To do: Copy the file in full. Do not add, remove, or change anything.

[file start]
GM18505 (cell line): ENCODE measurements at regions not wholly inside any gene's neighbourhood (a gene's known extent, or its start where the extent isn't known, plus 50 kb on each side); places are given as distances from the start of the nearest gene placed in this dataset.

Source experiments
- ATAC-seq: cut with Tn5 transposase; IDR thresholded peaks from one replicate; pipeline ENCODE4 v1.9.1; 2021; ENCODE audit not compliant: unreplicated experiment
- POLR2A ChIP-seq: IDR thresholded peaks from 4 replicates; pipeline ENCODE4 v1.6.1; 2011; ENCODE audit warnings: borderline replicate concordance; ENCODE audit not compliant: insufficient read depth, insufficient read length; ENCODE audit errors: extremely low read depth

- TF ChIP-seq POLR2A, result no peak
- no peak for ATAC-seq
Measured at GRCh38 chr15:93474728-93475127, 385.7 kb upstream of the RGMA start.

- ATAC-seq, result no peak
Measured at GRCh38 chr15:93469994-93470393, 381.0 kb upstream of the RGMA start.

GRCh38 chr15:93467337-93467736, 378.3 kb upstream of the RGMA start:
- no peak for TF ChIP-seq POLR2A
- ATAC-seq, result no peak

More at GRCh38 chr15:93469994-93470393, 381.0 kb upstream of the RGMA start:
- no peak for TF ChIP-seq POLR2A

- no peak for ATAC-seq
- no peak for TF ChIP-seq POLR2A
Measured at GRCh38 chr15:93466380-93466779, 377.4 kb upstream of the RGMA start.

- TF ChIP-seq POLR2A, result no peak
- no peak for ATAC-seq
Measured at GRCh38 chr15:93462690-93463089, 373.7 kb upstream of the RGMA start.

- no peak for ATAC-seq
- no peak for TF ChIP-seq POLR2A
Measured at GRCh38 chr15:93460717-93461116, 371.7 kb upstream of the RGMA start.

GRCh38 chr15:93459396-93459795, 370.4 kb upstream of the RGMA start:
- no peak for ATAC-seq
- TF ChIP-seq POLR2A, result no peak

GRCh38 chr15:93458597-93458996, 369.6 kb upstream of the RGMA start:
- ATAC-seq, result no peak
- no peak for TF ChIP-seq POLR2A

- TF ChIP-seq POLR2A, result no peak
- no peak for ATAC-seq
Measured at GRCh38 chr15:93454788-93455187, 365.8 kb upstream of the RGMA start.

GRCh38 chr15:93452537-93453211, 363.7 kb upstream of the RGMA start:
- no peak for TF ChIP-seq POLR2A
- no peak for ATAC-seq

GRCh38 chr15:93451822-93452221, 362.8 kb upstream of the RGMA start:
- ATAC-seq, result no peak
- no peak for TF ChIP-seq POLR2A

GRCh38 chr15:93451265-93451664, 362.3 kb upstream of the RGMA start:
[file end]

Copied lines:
GM18505 (cell line): ENCODE measurements at regions not wholly inside any gene's neighbourhood (a gene's known extent, or its start where the extent isn't known, plus 50 kb on each side); places are given as distances from the start of the nearest gene placed in this dataset.

Source experiments
- ATAC-seq: cut with Tn5 transposase; IDR thresholded peaks from one replicate; pipeline ENCODE4 v1.9.1; 2021; ENCODE audit not compliant: unreplicated experiment
- POLR2A ChIP-seq: IDR thresholded peaks from 4 replicates; pipeline ENCODE4 v1.6.1; 2011; ENCODE audit warnings: borderline replicate concordance; ENCODE audit not compliant: insufficient read depth, insufficient read length; ENCODE audit errors: extremely low read depth

- TF ChIP-seq POLR2A, result no peak
- no peak for ATAC-seq
Measured at GRCh38 chr15:93474728-93475127, 385.7 kb upstream of the RGMA start.

- ATAC-seq, result no peak
Measured at GRCh38 chr15:93469994-93470393, 381.0 kb upstream of the RGMA start.

GRCh38 chr15:93467337-93467736, 378.3 kb upstream of the RGMA start:
- no peak for TF ChIP-seq POLR2A
- ATAC-seq, result no peak

More at GRCh38 chr15:93469994-93470393, 381.0 kb upstream of the RGMA start:
- no peak for TF ChIP-seq POLR2A

- no peak for ATAC-seq
- no peak for TF ChIP-seq POLR2A
Measured at GRCh38 chr15:93466380-93466779, 377.4 kb upstream of the RGMA start.

- TF ChIP-seq POLR2A, result no peak
- no peak for ATAC-seq
Measured at GRCh38 chr15:93462690-93463089, 373.7 kb upstream of the RGMA start.

- no peak for ATAC-seq
- no peak for TF ChIP-seq POLR2A
Measured at GRCh38 chr15:93460717-93461116, 371.7 kb upstream of the RGMA start.

GRCh38 chr15:93459396-93459795, 370.4 kb upstream of the RGMA start:
- no peak for ATAC-seq
- TF ChIP-seq POLR2A, result no peak

GRCh38 chr15:93458597-93458996, 369.6 kb upstream of the RGMA start:
- ATAC-seq, result no peak
- no peak for TF ChIP-seq POLR2A

- TF ChIP-seq POLR2A, result no peak
- no peak for ATAC-seq
Measured at GRCh38 chr15:93454788-93455187, 365.8 kb upstream of the RGMA start.

GRCh38 chr15:93452537-93453211, 363.7 kb upstream of the RGMA start:
- no peak for TF ChIP-seq POLR2A
- no peak for ATAC-seq

GRCh38 chr15:93451822-93452221, 362.8 kb upstream of the RGMA start:
- ATAC-seq, result no peak
- no peak for TF ChIP-seq POLR2A

GRCh38 chr15:93451265-93451664, 362.3 kb upstream of the RGMA start: